He would spend 12 years in a windowless, 8-by-12-foot cell in California's harshest prison, Pelican Bay.
He would be transported to a Los Angeles courtroom with a steel box over his handcuffs and a hood over his head -- to be tried in one of the largest death-penalty cases in U.S. history.
In a physical exile, they would share the closest of bonds. Their correspondence would fill boxes, and they would chat on a prison phone through bulletproof glass for hours at a time.
She would not only stand by Robert, she would embark on a two-decade legal quest to get him out.
"If you both keep these vows, your home will be happy and full of joy," Wipf said that day in the prison yard.
Robert put a gold band on her finger. A friend in the prison crafts shop had made it, inscribing runic symbols for "DM" and "DB," Dragon Man and Dragon Bait.
"With this ring, I thee wed," Robert said.
There was a kiss, but no dancing or cake. For her wedding night, she drove back down U.S. 50 to her apartment, made dinner and went to bed alone.
Pam came from a tight-knit Methodist family in Shawnee, Kan. Her father, Skip, was a heavy-equipment operator with a quirky independent streak Pam admired.
As a child, she got good grades and blended in. She loved to play the piano and read. But her inward, watchful way guarded an adventurous soul. When Pam followed a boyfriend to Kansas State in 1968, she sparked at the flux of ideas and unconventional personalities.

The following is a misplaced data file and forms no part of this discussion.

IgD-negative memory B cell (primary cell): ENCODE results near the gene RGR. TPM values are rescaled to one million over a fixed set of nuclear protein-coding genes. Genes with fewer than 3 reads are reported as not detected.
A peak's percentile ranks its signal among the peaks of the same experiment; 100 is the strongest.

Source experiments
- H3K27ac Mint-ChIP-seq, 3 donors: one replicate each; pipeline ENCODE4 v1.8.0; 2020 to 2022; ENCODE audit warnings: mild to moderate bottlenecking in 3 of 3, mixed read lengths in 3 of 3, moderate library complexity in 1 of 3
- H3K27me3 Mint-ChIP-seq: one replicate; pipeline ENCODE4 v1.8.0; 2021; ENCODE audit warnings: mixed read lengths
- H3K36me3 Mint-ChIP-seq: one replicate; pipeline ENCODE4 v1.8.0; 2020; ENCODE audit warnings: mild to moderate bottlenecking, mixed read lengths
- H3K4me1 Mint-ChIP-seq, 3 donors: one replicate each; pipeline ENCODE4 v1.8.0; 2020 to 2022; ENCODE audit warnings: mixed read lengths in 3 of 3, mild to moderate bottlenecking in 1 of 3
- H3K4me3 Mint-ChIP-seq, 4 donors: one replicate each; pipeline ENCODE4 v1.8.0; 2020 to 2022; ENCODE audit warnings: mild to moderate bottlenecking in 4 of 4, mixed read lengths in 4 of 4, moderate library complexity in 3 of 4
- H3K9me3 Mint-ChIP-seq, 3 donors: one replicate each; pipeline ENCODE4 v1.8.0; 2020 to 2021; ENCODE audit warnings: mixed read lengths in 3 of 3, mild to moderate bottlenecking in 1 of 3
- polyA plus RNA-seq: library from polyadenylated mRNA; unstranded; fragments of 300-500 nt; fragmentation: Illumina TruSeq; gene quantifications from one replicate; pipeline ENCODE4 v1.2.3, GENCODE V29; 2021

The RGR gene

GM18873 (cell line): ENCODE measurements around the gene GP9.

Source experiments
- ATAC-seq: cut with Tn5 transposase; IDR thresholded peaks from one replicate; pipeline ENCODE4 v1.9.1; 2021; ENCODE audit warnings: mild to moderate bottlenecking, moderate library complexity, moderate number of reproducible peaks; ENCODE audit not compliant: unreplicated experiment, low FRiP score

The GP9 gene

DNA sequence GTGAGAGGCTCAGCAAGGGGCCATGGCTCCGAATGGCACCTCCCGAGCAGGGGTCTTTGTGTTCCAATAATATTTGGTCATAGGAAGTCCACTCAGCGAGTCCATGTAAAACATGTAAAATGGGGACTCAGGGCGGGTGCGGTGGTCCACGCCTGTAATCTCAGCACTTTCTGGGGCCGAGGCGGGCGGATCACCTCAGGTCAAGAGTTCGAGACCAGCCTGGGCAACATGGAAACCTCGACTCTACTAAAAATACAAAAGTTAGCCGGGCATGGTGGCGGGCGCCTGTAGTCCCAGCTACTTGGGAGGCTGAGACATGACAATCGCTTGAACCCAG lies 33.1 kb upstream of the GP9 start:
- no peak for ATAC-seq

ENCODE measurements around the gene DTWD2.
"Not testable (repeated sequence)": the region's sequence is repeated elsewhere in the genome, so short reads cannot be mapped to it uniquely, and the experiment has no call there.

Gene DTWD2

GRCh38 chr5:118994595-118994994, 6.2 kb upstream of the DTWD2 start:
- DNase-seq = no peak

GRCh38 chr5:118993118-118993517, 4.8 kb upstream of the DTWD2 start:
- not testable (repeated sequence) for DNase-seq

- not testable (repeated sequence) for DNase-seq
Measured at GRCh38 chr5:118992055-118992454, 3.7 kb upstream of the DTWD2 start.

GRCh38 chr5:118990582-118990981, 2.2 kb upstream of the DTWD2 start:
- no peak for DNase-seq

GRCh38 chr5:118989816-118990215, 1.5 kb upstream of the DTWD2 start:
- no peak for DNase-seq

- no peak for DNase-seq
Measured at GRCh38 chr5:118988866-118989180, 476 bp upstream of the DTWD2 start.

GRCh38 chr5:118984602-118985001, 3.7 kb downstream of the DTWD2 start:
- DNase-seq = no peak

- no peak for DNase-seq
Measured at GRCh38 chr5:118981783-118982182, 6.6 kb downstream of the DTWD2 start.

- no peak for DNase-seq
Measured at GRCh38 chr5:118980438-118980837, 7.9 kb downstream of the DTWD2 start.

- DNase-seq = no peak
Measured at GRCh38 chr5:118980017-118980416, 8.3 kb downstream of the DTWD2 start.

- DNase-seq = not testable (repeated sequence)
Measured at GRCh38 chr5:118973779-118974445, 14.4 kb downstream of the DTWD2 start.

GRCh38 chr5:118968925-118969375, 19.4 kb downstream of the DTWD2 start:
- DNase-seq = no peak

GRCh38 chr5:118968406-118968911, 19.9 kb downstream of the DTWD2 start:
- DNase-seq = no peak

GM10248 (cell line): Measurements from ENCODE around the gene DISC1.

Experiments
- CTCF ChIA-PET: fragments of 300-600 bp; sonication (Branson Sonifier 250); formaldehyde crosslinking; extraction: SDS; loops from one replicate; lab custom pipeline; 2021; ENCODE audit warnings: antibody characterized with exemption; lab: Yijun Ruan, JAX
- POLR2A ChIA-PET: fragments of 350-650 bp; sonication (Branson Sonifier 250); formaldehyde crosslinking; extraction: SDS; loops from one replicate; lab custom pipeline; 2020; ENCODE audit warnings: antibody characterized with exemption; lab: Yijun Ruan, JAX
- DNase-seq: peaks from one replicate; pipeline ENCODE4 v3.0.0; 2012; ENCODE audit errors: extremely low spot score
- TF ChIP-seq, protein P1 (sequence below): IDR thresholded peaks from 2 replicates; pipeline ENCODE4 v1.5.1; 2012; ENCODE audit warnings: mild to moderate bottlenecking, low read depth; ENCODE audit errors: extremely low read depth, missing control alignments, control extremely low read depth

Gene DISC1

She was drawn to people who were different. She loved to debate a wannabe Black Panther in her dorm just to hear his ideas. But her interest in classes was haphazard, and she dropped out after her second year. She took a job at a bar and wondered where circumstances would take her next.
One night at the bar, she met Gerry Griffin, a soldier from nearby Ft. Riley just back from Vietnam. She wore no shoes on their first date, then beat him at a game of pool. He was irked, but asked her out again. Soon he asked if she wanted to move to California. She said sure.
They moved into a duplex in Laguna Beach, and Pam took a job cleaning rooms at the Saddleback Inn. Gerry's family lived in a ranch home in Anaheim, and Pam's buoyant presence was warmly welcomed into it.
His father, Tug, was a railroad engineer and union leader from East Texas. He was clever, funny, bull-headed -- and kept in check by Gerry's equally assertive mother, Donna.
Family get-togethers burst with fiddles and guitars, singing and plenty of embellished stories. Pam played the piano.
In quieter moments, the family reminisced or complained about Gerry's younger brother, who was in state prison for an armed robbery.
His name was Robert.